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  • Writer's pictureEllie Bates

Overcoming the Challenges of Implementing Case-Based Learning in Healthcare Education

Gif with women giving a lecture entitled case based learning

In healthcare, professionals are faced with complex and unpredictable problems that require critical thinking and problem-solving skills. These "messy problems" can be difficult to replicate in an e-learning environment, making it a challenge for e-learning designers and technologists to create designs and technologies that support the development of these skills.

Case-based learning (CBL) is a teaching method that has a strong history in healthcare education and uses real-world scenarios to provide context for learning new knowledge and skills (Sturdy, 2007). At EL Learning Design, we believe that encountering the complexities of real-world problems is crucial for healthcare professionals who must be able to apply their learning to these problems. Our approach often involves combining case-based learning with other methods to create dynamic learning experiences that engage and motivate healthcare professionals. By starting with a real-life case early in the learning design, learners can immediately see how their new knowledge and skills can be applied in their work.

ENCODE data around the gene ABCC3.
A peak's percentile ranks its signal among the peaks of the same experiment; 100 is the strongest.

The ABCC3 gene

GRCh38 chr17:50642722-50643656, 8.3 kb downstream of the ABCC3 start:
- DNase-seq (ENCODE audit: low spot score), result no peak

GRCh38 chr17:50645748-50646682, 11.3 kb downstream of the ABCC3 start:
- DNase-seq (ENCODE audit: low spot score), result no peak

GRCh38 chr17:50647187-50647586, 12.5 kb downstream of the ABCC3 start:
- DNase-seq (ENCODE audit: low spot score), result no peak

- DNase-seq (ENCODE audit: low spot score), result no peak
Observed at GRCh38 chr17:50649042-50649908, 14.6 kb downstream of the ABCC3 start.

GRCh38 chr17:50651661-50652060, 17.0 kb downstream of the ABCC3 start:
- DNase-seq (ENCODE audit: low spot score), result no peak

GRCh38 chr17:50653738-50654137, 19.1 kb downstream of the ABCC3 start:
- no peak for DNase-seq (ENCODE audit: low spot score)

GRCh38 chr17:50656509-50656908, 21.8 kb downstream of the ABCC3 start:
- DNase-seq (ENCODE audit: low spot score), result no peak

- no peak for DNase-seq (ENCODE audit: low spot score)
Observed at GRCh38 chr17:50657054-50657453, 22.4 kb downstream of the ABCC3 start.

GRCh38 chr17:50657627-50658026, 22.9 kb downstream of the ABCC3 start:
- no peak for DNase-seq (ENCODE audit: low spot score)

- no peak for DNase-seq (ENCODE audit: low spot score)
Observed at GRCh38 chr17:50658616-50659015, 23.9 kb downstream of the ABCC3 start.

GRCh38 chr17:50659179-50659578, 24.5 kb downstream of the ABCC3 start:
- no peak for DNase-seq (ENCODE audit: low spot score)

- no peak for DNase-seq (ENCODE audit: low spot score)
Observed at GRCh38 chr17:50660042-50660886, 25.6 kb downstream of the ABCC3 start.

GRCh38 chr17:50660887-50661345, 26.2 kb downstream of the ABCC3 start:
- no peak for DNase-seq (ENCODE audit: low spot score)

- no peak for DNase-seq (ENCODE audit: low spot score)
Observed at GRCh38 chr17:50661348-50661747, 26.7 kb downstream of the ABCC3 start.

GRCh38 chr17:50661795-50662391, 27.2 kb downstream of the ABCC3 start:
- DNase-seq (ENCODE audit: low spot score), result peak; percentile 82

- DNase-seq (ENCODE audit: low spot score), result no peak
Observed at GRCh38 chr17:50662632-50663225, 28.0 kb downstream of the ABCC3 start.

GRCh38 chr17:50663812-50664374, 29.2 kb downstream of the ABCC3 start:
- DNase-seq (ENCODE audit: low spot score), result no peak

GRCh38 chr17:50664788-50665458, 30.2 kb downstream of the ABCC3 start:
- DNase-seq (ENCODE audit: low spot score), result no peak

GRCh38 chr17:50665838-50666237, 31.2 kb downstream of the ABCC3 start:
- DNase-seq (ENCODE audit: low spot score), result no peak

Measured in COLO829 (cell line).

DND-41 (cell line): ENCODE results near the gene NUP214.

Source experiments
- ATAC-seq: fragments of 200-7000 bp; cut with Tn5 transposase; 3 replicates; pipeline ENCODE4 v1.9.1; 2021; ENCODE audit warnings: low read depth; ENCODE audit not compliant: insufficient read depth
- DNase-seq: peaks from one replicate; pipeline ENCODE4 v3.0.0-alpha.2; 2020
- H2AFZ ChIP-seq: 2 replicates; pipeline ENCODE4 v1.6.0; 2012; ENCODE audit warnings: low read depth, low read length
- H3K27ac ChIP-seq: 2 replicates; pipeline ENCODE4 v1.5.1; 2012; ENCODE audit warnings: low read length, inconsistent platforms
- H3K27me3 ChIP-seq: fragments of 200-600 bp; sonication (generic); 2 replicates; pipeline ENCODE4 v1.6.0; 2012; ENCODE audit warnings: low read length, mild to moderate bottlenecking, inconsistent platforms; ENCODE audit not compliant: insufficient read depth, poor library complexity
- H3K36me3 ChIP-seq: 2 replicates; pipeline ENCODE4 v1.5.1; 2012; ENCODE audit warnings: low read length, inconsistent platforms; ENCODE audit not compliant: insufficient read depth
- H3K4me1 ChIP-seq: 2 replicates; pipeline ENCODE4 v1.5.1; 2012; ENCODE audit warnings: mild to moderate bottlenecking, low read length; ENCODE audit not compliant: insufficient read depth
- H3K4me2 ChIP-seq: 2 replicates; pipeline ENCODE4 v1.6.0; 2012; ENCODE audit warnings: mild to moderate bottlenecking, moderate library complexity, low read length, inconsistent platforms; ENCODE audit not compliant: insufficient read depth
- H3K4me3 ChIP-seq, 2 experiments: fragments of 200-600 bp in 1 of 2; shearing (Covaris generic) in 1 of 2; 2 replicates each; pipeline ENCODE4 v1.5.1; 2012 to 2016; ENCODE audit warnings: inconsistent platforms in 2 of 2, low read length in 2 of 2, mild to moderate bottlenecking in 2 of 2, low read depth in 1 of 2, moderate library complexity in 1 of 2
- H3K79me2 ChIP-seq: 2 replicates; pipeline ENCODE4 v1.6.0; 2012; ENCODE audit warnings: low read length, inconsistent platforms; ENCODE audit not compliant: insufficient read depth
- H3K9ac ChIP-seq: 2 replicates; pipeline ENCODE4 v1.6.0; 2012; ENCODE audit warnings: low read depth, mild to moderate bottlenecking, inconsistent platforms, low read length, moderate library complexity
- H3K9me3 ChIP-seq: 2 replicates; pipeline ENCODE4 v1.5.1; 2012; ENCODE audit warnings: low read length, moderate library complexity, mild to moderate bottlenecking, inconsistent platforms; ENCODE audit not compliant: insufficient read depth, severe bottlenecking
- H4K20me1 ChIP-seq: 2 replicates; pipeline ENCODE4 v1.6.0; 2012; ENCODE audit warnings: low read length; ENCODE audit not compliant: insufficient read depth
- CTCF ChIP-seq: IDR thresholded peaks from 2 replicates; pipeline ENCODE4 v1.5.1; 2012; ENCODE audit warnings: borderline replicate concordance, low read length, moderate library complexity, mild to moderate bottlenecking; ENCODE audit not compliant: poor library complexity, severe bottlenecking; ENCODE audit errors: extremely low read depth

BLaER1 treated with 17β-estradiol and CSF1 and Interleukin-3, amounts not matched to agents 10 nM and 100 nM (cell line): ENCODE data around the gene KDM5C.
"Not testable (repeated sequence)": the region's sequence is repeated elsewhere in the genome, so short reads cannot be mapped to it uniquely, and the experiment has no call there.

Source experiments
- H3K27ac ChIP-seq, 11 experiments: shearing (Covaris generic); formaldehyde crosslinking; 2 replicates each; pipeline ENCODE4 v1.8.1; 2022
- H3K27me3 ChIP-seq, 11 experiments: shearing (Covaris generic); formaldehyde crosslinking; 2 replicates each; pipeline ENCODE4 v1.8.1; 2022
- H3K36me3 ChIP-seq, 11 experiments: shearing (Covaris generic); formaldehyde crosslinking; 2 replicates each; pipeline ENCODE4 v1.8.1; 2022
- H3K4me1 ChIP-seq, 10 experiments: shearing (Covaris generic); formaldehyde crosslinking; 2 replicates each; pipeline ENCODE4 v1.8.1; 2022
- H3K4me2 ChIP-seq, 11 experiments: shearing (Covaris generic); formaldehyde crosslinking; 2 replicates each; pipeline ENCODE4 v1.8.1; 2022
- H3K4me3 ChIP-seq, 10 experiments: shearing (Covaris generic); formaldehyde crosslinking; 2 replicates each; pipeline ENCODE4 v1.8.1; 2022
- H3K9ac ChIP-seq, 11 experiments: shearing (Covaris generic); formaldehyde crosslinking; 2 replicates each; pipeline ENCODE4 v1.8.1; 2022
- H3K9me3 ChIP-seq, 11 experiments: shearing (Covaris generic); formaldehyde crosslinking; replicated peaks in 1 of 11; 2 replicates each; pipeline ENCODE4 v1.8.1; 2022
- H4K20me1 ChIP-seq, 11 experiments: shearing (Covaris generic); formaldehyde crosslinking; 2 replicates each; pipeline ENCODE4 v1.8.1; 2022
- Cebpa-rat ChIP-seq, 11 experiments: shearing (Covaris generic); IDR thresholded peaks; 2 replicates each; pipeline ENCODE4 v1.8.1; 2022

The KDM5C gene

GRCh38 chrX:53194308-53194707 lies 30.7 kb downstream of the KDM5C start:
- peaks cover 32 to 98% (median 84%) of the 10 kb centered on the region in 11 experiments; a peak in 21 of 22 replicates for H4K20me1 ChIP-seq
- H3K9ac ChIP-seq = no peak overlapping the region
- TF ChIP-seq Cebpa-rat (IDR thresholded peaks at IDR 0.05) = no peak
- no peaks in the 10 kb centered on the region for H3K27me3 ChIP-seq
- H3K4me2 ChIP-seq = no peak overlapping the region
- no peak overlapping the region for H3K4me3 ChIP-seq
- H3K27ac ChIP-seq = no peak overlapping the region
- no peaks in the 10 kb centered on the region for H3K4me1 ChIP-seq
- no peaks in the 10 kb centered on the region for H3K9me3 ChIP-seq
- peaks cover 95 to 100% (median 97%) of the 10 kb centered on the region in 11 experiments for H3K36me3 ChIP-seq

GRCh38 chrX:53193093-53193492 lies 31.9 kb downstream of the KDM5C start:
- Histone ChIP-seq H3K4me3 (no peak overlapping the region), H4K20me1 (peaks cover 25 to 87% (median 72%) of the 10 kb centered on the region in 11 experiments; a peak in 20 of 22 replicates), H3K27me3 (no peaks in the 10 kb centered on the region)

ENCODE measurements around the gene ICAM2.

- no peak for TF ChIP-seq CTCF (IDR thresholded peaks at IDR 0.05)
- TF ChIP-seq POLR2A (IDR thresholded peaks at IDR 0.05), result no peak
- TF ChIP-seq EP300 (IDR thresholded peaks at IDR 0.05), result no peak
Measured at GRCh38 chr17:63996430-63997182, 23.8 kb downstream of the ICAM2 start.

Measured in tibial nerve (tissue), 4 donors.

Despite its effectiveness, implementing case-based learning (CBL) into continuing education courses can present various challenges, including coordinating with subject-matter experts, budget limitations, strict timelines, and technological limitations. In this blog, we'll delve into these challenges and offer strategies to overcome them.

Working with Subject Matter Experts

Healthcare professionals and educators may have experience in writing case-studies, but creating them for e-learning may be a new challenge, especially if the aim is to incorporate branching narratives, interactive videos, and other learning types such as discussion and collaboration. Efficient collaboration between learning designers and subject-matter experts is key, as experts' time is often limited. To streamline the process, it is recommended to share the overall learning design and co-develop learning outcomes before writing the case-studies, and to use templates to ensure all necessary information is included.

To minimise the use of subject-matter experts' time, tasks such as writing video scripts, alternative outcomes, and prompt questions should be kept to a minimum. Instead, a robust quality assurance process should be in place to allow the subject-matter expert to review the characterisation of the learning. To maximise their input, it is important to agree on the amount of time available for their involvement in advance, so that the best decisions can be made about where their expertise will have the greatest impact.

Budget Limitations and Strict Timelines

Screen shot of interactive case study with text and graphics
Screen shot from: Assessment and Diagnosis of Dementia: A personalised approach 2021

Developing an elaborate interactive case-study game filled with animations and professionally produced videos is often not feasible within budget constraints and project timelines. However, this doesn't mean that learning designers and commissioners should limit their aspirations. The key to creating a successful case-study is to prioritise the learning objectives. In some cases, a written case-study may be adequate and focusing more on facilitating reflective learning may be the best approach. Alternatively, a deep understanding of the complexities and different perspectives involved in the case may be more crucial.